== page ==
Anyway, if you like pink just wear it – you won’t win a trophy, or have rocks thrown at you (I hope).







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    1. Nobody tell Mr. Reichardt about sunsets, or roses, lest it disabuse him of the notion that pink is not found in nature. Also, ironically, given American's perpetual anxiety about gender and gender roles, in the 19th century pink was considered a masculine colour. Baby boys were wrapped in pink, and girls were usually wrapped in blue or white.

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    2. Wow, this is a misinterpretation of my trenchant observations on the subject of pinkness. My logic here was not actually a priori as I’ll try to explain.

      Now, I admit that only a fool (or a blind person) would claim that the color pink is not found in nature. For example, I even recall seeing it once or twice out there myself. Anyway, so what I was trying to point out is that all colors in nature (including pink) are not associated with gender – so neither feminine nor masculine facets are to be found in the spectrum. It’s only our species that assigns these extraneous meanings to colors (red for stop signs, green lights for go, etc.). Does this make sense?

      Excuse me, but I believe I’m going to change into my pink oxford now. Thank you.


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    3. I have to say, I admire the chutzpah of men who deem their own observations "trenchant."

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    4. Yes. And the penalty for breaking the Pink Rule is a week with men who tell us their observations are trenchant.

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  10. Eeek! Hoping this new(?)rule only applies to men. My warmest ski jacket - top of Mt. Washington warm - is pink. It actually has a name as in "it's cold enough for Big Pink today."

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  11. Real men do indeed wear pink—any time, any place. There’s nothing more attractive than a man in a pink OCBD. Pink really is gender neutral.

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  12. Women have a natural tendency to be attracted to the color pink. Ergo, I wear the color as often as I can.

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  13. Pink is a year round color. The only color rule I've ever really heard white only between Memorial Day and Labor Day, but that's kind of gone by the wayside in recent years.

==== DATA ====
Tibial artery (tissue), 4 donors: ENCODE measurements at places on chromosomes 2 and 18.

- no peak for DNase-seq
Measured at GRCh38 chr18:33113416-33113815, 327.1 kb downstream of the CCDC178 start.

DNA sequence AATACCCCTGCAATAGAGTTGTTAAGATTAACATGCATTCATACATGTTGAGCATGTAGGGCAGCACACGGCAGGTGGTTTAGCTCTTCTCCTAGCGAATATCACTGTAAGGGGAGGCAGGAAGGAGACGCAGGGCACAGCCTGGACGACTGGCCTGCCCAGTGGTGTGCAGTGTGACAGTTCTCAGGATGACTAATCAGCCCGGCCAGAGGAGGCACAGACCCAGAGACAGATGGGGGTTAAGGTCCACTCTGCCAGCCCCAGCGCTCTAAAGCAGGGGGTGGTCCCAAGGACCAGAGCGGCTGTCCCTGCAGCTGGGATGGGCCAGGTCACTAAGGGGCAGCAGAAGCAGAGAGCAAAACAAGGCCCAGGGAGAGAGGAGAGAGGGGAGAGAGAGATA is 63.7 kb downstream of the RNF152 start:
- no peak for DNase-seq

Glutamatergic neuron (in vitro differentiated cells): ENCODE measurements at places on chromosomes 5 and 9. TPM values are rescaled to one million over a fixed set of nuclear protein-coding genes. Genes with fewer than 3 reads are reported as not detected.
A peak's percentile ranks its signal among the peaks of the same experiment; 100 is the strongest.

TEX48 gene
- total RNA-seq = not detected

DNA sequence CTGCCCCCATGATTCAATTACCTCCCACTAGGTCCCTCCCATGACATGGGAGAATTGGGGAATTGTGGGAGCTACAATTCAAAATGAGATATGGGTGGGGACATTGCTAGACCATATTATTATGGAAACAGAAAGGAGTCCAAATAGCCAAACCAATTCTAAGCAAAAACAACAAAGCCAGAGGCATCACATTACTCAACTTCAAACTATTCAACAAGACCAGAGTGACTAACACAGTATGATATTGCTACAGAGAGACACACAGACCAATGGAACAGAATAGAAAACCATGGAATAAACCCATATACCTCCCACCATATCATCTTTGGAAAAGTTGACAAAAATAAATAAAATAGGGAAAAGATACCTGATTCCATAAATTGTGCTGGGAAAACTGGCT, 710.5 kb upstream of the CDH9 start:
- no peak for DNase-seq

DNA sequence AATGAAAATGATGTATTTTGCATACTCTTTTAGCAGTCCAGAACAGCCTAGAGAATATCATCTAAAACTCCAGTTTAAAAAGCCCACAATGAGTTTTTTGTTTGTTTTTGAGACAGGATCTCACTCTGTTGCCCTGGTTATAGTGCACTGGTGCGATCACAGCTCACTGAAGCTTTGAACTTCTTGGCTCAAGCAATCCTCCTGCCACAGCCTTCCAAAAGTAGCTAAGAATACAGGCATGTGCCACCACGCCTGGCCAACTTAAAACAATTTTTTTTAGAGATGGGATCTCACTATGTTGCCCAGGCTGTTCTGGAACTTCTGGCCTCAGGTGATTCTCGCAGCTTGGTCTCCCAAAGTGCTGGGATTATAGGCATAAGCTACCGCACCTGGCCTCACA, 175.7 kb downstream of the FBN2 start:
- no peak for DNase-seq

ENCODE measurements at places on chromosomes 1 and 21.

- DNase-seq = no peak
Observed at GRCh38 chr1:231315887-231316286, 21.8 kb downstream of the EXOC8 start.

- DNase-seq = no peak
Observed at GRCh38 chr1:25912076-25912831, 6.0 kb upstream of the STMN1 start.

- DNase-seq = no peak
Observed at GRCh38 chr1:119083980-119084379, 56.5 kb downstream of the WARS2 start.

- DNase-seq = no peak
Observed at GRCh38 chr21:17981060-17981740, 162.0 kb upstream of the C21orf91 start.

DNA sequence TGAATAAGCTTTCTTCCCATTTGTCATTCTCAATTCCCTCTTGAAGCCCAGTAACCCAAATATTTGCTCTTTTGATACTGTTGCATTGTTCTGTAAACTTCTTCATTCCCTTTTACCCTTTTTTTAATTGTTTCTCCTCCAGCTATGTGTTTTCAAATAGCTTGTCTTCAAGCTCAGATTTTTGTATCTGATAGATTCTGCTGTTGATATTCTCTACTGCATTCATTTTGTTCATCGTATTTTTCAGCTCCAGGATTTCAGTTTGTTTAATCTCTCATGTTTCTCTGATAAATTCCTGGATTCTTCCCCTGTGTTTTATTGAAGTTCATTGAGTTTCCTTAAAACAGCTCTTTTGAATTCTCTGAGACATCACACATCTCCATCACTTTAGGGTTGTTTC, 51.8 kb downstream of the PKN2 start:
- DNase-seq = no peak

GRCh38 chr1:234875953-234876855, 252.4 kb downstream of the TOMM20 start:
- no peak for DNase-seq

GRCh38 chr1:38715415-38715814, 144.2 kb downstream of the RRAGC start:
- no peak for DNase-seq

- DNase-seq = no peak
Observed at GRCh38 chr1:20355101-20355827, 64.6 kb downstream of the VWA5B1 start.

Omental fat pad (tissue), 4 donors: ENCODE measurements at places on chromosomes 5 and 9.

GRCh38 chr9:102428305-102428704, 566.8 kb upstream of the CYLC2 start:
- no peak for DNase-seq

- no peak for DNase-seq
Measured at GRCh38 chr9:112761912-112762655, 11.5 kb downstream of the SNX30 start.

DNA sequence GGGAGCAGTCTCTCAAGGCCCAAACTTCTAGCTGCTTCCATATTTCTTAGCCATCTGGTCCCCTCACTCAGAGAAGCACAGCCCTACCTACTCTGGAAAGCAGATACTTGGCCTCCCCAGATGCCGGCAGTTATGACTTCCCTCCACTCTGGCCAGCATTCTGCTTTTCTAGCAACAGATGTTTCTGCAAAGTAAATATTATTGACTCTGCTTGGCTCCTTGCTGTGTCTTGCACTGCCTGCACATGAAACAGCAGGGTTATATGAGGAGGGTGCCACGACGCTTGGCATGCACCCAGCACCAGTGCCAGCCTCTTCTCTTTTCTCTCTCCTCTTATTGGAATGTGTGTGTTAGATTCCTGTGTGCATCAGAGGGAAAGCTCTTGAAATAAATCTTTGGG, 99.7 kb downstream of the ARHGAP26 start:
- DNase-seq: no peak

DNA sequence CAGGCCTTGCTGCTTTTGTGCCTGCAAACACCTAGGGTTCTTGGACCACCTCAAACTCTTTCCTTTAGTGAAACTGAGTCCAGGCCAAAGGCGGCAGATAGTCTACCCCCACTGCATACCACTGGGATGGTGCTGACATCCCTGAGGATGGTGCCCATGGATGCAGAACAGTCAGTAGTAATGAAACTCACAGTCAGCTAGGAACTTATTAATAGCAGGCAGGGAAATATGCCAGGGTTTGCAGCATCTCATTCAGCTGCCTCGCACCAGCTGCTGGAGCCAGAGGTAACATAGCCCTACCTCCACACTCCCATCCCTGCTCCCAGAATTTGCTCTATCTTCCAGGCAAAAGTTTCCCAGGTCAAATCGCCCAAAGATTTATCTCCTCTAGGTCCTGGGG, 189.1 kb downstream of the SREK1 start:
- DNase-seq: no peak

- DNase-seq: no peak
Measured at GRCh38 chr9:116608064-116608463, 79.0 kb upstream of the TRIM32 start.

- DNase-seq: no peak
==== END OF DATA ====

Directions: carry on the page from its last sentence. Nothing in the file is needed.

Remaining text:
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  14. Agreed with previous commenters. Wherever, whenever for me. Having a father and grandfather who modeled such OCBD habits has certainly helped yours truly avoid societal hang-ups about colors.

    Kind Regards,

    Heinz-Ulrich

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  15. We are not slaves to clothing “rules.” But we do think it best to hold off on shirts of pink, til spring arrives. They lend a celebratory note to those days when, at long last, the pinks (and pastels) are brought out, cleaned and pressed.

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  16. I'm sorry, on what planet, exactly, is wearing pink at any time of the year "a bit of a faux pas," or a matter of "decorum?" Come on, folks, seriously. Where do these beetle-browed amateur sartorialists get this absurd rules, which would be draconian if they were actually even real rules? They're not; they're utter codswallop.

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    1. I was looking for an alternative to sh** for a grandson. I wonder if I can get him to use codswallop. At least when he is with me, maybe. Excellent word.

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    2. Maybe so, but I like my cod with a little tartan sauce.

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    3. CORRECTION: That should read "tartar sauce" and not "tartan sauce" (unless the fish comes from Scotland.)

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  17. Pink always looks good on women and never looks good on men. Knowing that, decide for yourselves. By the way, that also applies to yellow. There are two correct colors for men's shirts: white and blue, and white looks better.

    Old Bostonian

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    1. What a grim, claustrophobic view. I'd say it's a bit silly, but mostly I'm just sorry for everything you've missed, and will continue to miss, about what looks good on both men and women.

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    2. Precisely why "preppy" style is anything but traditional.

      Old Bostonian.

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    3. It may depend on the saturation of the color but I've never seen anyone who didn't look good in pink. It brightens or highlights the skin.